To provide humanitarian aid in Haiti, the Cartersville couple started volunteering with Hosanna Helping Hand about two years ago.

“We have worked with several organizations in different countries,” Benny Smith said. “In Haiti, we work with Steve and Esther Saintus who have become dear friends in a very short period of time. Carrie was introduced to them on her first trip to Haiti. Since that time, our relationship has grown. Their story of growing up in Haiti then leaving as a teenager to come to the States and never wanting to go back to Haiti changed after the earthquake of Jan. 12, 2010. They jumped on a plane and spent six months helping out in Port-au-Prince. From that time, they have felt the call to go back and help their fellow Haitians. They founded a nonprofit organization to meet the needs of Haiti. In fact, through their time in Haiti, they have been instrumental in starting an elementary school, trade school, church, and a Bible Academy in Croix-des-Bouquets, Haiti. Their vision and heart for Haiti is far more expansive than this to include providing medical care, combatting illiteracy through education on all grade levels to include secondary education, and developing a group home for the local orphans.

“With our skills of being physicians, we are assisting in developing a long-range plan to meet the medical needs of the community. It is far more than a short-term mission trip. Our desire is to partner with local entities that are already providing care and expand their current scope of practice into the local community. Using the local physicians to provide the care would provide the best way to fill this gap.”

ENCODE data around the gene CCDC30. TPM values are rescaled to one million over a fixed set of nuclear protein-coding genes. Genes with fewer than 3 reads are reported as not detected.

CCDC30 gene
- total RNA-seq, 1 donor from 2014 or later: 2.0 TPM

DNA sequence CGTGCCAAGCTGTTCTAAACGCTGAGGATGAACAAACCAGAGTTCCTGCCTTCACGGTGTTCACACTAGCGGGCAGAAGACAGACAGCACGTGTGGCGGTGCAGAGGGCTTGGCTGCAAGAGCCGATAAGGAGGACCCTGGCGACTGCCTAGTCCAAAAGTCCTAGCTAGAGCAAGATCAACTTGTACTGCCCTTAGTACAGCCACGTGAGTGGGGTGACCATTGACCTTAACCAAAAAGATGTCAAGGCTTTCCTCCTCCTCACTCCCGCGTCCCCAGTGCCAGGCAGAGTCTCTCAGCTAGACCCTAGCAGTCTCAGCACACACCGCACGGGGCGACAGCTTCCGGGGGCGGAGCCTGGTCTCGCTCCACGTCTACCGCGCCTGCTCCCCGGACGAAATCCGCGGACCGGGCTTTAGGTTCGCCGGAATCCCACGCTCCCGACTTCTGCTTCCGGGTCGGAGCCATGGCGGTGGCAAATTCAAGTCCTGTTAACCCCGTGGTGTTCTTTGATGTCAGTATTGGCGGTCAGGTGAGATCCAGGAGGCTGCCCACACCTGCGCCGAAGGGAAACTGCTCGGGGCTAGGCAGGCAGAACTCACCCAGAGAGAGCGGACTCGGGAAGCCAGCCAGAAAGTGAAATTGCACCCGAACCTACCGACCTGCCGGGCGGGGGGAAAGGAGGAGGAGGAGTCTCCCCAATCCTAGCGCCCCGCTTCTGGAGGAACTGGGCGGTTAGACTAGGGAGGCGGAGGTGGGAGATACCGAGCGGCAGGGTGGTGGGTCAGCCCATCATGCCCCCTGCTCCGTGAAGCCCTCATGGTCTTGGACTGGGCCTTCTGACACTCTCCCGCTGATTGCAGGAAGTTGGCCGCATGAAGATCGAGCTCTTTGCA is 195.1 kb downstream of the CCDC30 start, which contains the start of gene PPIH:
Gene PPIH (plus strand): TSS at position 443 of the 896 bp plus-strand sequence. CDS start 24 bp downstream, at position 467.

While the community’s support has been overwhelming, the Smiths still are seeking donated items, such as two multi-passenger vans and hotel-sized miniature soaps and lotions, and financial sponsorships for salaries, food, and medical and school supplies.

“Haiti needs a tsunami of help, but it’s going to take grassroot efforts through people like you and me to help,” Carrie Smith said. “Listening to the local people there and getting their opinion and involving them is essential to a successful and sustainable program in Haiti. This effort is about people who have been blessed helping people who are in need and doing it together. All people have something to give or a talent to offer. You make a difference in a million different ways giving what you have to be used where you can. There is no gift better than the other and no need for comparison or worrying about who will get the credit. People were made to help each other. This is also about providing a hand up and not a hand out. For individuals, it’s about discovering and doing what you were created to do — and when you do that, nothing else will bring you more joy. In fact, giving yourself away will help you find the life you have always wanted. It’s like you finally start living life in fifth gear when you find the purpose you were specifically created for.

“When I was in Haiti doing a medical clinic alongside a Haitian doctor in Croix-des-Bouquets, some of the people I saw lived behind the school and were living in one-room tents made of tarps and sticks. They washed using a plastic bowl and slept on the ground or on a board or piece of scrap carpet. In some tents they had a door made from a piece of old tin and the kitchen consisted of one cup and maybe one [to] two other pieces. As I saw this, I realized Haiti really is the poorest country in the world. And yet it is only a three-hour flight from Atlanta.”

For more information about Hosanna Helping Hand or to donate to its efforts, visit www.HosannaHelpingHand.com. Financial donations also can be mailed or delivered to Cartersville Family Medicine, 17 Collins Drive in Cartersville. To inquire about specific needs, call Cartersville Family Medicine at 770-386-9390.